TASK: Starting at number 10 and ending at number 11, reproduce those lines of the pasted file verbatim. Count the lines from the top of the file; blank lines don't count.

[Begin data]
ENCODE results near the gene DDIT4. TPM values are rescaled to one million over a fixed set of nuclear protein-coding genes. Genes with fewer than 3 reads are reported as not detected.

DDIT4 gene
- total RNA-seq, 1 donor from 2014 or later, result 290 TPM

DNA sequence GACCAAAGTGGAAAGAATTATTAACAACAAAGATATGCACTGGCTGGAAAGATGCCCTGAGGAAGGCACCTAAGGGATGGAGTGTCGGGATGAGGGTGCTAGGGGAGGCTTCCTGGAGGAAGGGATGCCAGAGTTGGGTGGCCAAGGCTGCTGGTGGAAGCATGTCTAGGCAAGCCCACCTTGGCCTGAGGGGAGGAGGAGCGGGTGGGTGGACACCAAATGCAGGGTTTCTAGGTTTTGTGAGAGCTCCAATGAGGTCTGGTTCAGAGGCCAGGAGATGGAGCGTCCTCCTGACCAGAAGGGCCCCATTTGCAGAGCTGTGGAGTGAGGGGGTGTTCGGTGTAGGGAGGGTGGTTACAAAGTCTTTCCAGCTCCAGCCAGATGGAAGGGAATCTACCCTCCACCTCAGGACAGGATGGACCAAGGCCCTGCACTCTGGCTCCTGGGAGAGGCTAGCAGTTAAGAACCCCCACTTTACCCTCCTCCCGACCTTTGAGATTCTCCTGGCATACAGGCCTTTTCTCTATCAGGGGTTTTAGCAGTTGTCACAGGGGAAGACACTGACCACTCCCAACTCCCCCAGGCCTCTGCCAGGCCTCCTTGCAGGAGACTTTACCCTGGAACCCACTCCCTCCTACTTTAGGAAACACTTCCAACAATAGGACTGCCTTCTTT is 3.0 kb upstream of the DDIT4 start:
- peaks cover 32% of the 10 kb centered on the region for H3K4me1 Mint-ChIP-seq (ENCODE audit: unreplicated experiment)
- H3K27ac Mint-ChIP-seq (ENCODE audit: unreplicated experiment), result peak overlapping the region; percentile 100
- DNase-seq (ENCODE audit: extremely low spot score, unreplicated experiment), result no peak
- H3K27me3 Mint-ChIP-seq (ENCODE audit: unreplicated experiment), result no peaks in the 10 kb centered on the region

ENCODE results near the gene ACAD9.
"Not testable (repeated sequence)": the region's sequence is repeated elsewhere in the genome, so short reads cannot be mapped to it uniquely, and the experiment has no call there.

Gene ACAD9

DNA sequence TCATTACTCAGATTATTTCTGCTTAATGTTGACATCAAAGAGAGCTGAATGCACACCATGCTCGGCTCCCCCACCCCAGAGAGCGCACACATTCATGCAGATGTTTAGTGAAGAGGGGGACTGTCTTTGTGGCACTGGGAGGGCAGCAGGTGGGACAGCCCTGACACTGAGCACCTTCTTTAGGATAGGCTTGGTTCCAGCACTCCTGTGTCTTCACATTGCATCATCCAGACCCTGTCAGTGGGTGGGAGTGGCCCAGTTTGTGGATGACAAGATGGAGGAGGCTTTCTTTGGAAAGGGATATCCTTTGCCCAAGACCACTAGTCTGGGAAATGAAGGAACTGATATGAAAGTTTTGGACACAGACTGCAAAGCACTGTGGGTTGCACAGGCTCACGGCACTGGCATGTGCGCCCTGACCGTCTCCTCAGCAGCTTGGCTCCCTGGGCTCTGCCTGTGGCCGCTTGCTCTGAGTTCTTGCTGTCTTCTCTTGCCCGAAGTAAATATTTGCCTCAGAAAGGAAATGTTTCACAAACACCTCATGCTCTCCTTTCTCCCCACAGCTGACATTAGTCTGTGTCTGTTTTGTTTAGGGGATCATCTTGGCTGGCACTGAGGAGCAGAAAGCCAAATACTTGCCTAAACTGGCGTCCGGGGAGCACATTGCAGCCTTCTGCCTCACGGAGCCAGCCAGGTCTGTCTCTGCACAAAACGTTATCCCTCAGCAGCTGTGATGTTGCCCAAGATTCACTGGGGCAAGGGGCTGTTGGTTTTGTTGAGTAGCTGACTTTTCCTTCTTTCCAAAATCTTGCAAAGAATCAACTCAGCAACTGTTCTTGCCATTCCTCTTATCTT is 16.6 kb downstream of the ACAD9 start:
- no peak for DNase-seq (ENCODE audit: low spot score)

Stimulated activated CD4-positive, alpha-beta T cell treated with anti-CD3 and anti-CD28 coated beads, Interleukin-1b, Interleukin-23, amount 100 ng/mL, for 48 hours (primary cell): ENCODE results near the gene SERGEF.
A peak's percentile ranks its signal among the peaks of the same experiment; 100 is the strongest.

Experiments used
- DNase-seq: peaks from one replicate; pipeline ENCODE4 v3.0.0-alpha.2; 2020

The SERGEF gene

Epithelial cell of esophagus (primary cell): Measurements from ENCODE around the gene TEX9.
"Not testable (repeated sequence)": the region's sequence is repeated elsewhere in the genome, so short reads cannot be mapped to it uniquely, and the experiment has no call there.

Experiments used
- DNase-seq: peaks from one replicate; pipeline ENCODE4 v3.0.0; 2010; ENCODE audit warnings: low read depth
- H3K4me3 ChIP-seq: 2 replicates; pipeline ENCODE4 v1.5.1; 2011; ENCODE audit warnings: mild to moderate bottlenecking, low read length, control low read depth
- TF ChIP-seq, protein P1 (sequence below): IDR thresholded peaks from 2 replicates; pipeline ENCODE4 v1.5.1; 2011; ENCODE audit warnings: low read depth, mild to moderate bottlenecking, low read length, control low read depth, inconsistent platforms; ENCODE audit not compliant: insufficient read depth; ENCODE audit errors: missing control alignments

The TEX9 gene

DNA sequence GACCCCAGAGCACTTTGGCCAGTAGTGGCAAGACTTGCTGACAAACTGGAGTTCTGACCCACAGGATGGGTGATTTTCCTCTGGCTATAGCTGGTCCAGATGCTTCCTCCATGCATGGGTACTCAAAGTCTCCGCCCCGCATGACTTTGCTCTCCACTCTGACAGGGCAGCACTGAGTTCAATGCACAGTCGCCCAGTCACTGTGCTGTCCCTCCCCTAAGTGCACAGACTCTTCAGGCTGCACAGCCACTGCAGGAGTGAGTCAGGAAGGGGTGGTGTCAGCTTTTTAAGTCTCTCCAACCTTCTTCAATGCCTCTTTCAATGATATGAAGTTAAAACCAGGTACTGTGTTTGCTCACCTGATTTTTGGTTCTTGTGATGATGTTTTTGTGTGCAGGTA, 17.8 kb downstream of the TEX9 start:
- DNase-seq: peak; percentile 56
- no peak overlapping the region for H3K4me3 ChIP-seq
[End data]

"Not testable (repeated sequence)": the region's sequence is repeated elsewhere in the genome, so short reads cannot be mapped to it uniquely, and the experiment has no call there.

Gene ACAD9